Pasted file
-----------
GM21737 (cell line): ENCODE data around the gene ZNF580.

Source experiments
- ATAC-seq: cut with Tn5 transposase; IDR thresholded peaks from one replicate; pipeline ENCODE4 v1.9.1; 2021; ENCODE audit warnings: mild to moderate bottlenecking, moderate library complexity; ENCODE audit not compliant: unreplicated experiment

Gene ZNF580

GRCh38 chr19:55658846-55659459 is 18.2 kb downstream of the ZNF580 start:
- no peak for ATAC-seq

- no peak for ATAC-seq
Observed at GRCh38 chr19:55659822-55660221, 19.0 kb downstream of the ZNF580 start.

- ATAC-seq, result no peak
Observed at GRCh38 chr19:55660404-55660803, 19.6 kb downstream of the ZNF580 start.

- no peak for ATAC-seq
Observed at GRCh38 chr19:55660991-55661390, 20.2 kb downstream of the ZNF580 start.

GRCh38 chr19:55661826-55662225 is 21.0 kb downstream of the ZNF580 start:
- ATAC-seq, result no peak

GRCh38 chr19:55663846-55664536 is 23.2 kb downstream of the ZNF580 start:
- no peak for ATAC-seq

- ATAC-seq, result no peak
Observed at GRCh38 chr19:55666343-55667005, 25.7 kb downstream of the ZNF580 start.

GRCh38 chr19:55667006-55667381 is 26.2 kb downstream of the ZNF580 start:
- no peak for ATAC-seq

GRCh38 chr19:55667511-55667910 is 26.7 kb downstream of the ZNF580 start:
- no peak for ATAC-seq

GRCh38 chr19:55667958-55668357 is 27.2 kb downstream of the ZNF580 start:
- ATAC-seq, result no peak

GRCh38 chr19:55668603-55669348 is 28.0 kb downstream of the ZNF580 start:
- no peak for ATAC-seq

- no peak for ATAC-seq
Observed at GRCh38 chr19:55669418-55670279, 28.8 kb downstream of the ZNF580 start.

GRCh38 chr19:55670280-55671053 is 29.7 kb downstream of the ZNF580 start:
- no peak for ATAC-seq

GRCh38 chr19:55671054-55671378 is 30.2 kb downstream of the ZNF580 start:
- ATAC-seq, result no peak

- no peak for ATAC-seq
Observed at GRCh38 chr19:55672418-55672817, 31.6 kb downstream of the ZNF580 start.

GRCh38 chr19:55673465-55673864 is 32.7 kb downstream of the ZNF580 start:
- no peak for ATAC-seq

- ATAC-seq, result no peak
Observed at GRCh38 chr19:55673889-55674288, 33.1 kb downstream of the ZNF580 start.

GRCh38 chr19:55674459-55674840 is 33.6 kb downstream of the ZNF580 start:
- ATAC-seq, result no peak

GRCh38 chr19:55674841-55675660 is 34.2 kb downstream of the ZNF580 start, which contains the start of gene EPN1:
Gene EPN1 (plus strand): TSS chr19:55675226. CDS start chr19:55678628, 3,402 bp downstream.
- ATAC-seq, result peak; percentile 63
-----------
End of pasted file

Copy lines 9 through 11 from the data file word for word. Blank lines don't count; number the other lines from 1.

- ATAC-seq, result no peak
Observed at GRCh38 chr19:55660404-55660803, 19.6 kb downstream of the ZNF580 start.

- no peak for ATAC-seq